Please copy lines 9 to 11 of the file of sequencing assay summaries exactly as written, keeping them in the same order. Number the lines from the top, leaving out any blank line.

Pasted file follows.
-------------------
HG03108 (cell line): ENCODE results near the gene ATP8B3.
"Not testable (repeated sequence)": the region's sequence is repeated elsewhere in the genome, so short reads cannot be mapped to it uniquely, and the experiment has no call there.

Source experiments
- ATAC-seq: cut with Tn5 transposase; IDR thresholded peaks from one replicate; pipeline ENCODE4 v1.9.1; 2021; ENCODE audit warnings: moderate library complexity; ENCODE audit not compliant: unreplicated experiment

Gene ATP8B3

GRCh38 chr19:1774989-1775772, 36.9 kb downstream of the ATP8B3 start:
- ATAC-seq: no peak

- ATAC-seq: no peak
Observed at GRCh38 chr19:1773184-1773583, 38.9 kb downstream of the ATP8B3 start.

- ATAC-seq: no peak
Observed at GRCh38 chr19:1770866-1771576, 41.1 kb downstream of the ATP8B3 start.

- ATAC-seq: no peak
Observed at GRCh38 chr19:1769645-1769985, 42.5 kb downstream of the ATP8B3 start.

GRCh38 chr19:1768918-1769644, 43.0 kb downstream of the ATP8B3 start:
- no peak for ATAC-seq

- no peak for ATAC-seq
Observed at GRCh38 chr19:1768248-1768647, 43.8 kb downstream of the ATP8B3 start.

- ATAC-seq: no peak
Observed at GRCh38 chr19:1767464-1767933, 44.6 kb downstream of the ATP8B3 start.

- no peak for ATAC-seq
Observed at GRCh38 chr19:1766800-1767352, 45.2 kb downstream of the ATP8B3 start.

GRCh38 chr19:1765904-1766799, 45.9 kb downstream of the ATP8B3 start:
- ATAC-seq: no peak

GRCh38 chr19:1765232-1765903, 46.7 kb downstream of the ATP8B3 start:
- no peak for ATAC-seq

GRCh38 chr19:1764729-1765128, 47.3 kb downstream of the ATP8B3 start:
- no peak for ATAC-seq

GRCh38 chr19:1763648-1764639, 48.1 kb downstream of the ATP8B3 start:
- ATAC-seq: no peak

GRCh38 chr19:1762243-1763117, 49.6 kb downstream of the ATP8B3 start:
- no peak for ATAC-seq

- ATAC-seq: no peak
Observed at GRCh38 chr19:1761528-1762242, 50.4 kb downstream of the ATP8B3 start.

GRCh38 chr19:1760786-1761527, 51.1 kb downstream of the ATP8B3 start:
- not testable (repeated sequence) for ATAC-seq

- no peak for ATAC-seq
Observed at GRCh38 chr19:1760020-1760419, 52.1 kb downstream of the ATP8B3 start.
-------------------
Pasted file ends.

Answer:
Observed at GRCh38 chr19:1773184-1773583, 38.9 kb downstream of the ATP8B3 start.

- ATAC-seq: no peak
Observed at GRCh38 chr19:1770866-1771576, 41.1 kb downstream of the ATP8B3 start.